Known for their intelligence, vigilance and protective nature, German Shepherds could be considered the renaissance men of the K-9 world. German Shepherds can be seen in a variety of roles including narcotics detective, herding dog, helper of the disabled, search and rescue and… movie star (anybody remember Rin Tin Tin?!). When properly trained, this reliable and even-tempered dog makes quite the family pet as well. So what type of bed makes a good resting place for such a “celebrity” of a dog? Perhaps this information will help.
Originally developed in Central Europe to hunt wild boar, the energetic and rather large Great Dane is typically well-mannered and gentle when properly trained. As their heritage and size would suggest, Great Danes require a great deal of exercise and can consume massive amounts of food. But do these aristocratic dogs ever attempt to consume their own beds? Read on to find out what items to consider when selecting a dog bed for your (truly GREAT) Great Dane.
Grady needs a home. He is in the Monroe County Animal League, Union, WV. He was pulled from a kill facility with his mother and brought into foster care as a young pup. In the time that they’ve had him, he's had both hips operated on (FHO surgery). He walks a little funny, but it doesn't slow him down! Grady is ready for his own forever family!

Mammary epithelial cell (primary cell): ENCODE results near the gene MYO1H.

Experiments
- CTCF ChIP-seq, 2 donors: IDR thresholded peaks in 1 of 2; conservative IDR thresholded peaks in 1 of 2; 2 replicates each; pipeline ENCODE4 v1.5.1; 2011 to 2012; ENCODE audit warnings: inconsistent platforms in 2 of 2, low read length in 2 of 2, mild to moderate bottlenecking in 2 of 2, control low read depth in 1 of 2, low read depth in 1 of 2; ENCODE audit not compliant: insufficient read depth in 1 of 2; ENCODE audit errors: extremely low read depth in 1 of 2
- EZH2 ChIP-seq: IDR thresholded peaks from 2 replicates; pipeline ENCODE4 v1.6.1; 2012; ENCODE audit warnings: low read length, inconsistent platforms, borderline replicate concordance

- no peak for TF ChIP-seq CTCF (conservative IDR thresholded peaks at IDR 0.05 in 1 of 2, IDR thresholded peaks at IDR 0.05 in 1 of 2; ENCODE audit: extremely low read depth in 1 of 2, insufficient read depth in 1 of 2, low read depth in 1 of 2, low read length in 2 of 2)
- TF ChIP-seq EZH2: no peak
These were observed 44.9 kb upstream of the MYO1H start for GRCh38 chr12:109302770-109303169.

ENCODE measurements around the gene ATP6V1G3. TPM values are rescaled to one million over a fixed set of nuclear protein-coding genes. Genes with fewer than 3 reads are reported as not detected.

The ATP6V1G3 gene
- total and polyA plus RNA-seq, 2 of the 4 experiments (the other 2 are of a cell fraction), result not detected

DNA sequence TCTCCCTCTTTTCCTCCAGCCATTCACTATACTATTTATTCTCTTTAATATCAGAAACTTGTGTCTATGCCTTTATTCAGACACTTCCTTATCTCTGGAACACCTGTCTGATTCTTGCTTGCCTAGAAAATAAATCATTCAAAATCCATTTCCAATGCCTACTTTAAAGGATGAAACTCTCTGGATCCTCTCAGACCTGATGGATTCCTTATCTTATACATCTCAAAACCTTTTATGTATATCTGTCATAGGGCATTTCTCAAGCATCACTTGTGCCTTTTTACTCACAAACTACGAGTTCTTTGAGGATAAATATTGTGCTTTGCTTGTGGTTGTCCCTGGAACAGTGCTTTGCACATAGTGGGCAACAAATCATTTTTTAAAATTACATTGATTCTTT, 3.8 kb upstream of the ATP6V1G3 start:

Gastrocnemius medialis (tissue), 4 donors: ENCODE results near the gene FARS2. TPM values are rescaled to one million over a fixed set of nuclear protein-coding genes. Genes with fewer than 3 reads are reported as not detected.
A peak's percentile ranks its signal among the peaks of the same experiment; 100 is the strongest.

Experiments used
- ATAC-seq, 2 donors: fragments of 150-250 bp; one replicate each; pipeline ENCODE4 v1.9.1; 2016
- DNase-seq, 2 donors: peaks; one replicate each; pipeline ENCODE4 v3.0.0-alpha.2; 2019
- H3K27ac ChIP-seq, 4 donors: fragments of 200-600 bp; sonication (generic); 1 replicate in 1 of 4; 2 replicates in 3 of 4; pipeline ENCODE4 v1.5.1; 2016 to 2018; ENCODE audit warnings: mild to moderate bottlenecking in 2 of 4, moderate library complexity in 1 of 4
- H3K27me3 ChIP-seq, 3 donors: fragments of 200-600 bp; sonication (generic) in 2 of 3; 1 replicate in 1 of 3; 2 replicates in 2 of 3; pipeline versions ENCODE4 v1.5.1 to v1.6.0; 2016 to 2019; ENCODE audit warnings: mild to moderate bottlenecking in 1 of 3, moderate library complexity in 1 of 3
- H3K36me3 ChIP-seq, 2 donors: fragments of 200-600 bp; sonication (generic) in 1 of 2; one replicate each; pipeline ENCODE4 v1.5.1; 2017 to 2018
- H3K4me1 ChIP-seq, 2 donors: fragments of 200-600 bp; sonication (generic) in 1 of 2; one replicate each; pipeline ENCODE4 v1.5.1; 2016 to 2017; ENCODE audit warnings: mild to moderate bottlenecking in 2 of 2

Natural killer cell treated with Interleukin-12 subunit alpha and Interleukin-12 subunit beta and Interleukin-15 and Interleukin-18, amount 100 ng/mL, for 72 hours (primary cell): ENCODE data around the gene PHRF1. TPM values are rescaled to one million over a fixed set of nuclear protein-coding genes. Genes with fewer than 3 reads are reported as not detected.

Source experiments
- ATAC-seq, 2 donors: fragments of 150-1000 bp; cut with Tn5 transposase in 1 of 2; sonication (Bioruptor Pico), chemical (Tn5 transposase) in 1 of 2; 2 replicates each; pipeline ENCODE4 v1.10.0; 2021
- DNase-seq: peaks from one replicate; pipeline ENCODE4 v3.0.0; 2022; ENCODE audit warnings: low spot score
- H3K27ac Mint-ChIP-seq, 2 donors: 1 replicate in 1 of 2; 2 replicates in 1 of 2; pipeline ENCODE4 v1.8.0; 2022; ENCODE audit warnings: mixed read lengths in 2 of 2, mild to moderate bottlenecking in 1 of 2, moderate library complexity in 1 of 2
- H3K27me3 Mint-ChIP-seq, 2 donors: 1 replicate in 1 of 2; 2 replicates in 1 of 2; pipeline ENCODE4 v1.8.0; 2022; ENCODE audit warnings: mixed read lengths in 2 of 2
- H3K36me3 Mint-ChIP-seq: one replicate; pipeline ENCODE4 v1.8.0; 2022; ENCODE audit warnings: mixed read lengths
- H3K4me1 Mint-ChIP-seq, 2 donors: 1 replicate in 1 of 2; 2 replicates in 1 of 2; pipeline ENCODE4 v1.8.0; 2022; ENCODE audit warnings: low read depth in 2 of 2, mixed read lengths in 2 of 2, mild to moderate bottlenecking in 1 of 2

Celebrate Petfinder.com’s 15th Birthday by adopting a homeless pet. More than 320,000 pets are waiting for homes on Petfinder.com. Help our friends at Petfinder Adopt the Internet today and find forever homes for as many as possible!
Kuranda lovers x10!
The Most Interesing Dog
Need a New Pad!!
By next Friday, January 29, I challenge my Pet Connection readers and my friends, followers, family and fans — real life and social media alike — to dig deep and help the animals of the OCAS (Orange County Animal Services, Orlando Florida) get those beds. Click here to read more: My challenge: Let’s get these pets some beds!
To help OCAS reach their goal of beds for 150 dogs Click Here
It was the dream of Jessica Jessica Masiello who volunteers with the dogs at the Maricopa County Animal Care & Control facility in Mesa Arizona to see each dog sleep off the floor on a cozy Kuranda bed by Christmas eve. This was not a small dream since there are over 324 dogs at that shelter. Thanks to the support of dog lovers as far away as Iowa, her dream is coming true!